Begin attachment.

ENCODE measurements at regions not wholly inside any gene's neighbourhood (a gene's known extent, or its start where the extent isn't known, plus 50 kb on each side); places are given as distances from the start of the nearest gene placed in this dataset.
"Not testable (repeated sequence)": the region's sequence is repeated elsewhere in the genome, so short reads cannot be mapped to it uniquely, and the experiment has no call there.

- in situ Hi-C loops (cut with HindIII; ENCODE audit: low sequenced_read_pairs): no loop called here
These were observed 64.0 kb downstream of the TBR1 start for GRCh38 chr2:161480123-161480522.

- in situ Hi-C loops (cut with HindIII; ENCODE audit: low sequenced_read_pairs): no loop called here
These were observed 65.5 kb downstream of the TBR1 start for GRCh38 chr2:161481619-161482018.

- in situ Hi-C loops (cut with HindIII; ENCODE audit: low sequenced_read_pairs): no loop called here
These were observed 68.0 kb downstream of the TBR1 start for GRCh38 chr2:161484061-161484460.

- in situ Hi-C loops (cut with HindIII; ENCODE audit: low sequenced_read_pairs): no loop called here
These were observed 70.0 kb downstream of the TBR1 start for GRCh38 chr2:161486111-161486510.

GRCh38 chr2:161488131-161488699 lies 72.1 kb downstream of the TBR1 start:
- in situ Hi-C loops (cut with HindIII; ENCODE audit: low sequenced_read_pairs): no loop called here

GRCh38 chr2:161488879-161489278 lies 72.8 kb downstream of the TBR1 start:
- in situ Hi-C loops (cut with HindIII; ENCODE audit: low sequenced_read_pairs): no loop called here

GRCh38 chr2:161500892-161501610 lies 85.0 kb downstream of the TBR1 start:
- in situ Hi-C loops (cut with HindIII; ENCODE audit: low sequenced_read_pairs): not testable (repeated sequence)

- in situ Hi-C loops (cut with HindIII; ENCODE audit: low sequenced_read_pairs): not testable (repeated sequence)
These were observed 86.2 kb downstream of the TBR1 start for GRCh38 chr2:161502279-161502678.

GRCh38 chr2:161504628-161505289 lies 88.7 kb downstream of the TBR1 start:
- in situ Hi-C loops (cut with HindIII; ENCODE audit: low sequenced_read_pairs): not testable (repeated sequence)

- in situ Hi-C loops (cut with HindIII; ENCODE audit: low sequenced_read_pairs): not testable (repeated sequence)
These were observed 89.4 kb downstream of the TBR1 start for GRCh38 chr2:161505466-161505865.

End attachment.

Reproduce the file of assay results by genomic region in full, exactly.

ENCODE measurements at regions not wholly inside any gene's neighbourhood (a gene's known extent, or its start where the extent isn't known, plus 50 kb on each side); places are given as distances from the start of the nearest gene placed in this dataset.
"Not testable (repeated sequence)": the region's sequence is repeated elsewhere in the genome, so short reads cannot be mapped to it uniquely, and the experiment has no call there.

- in situ Hi-C loops (cut with HindIII; ENCODE audit: low sequenced_read_pairs): no loop called here
These were observed 64.0 kb downstream of the TBR1 start for GRCh38 chr2:161480123-161480522.

- in situ Hi-C loops (cut with HindIII; ENCODE audit: low sequenced_read_pairs): no loop called here
These were observed 65.5 kb downstream of the TBR1 start for GRCh38 chr2:161481619-161482018.

- in situ Hi-C loops (cut with HindIII; ENCODE audit: low sequenced_read_pairs): no loop called here
These were observed 68.0 kb downstream of the TBR1 start for GRCh38 chr2:161484061-161484460.

- in situ Hi-C loops (cut with HindIII; ENCODE audit: low sequenced_read_pairs): no loop called here
These were observed 70.0 kb downstream of the TBR1 start for GRCh38 chr2:161486111-161486510.

GRCh38 chr2:161488131-161488699 lies 72.1 kb downstream of the TBR1 start:
- in situ Hi-C loops (cut with HindIII; ENCODE audit: low sequenced_read_pairs): no loop called here

GRCh38 chr2:161488879-161489278 lies 72.8 kb downstream of the TBR1 start:
- in situ Hi-C loops (cut with HindIII; ENCODE audit: low sequenced_read_pairs): no loop called here

GRCh38 chr2:161500892-161501610 lies 85.0 kb downstream of the TBR1 start:
- in situ Hi-C loops (cut with HindIII; ENCODE audit: low sequenced_read_pairs): not testable (repeated sequence)

- in situ Hi-C loops (cut with HindIII; ENCODE audit: low sequenced_read_pairs): not testable (repeated sequence)
These were observed 86.2 kb downstream of the TBR1 start for GRCh38 chr2:161502279-161502678.

GRCh38 chr2:161504628-161505289 lies 88.7 kb downstream of the TBR1 start:
- in situ Hi-C loops (cut with HindIII; ENCODE audit: low sequenced_read_pairs): not testable (repeated sequence)

- in situ Hi-C loops (cut with HindIII; ENCODE audit: low sequenced_read_pairs): not testable (repeated sequence)
These were observed 89.4 kb downstream of the TBR1 start for GRCh38 chr2:161505466-161505865.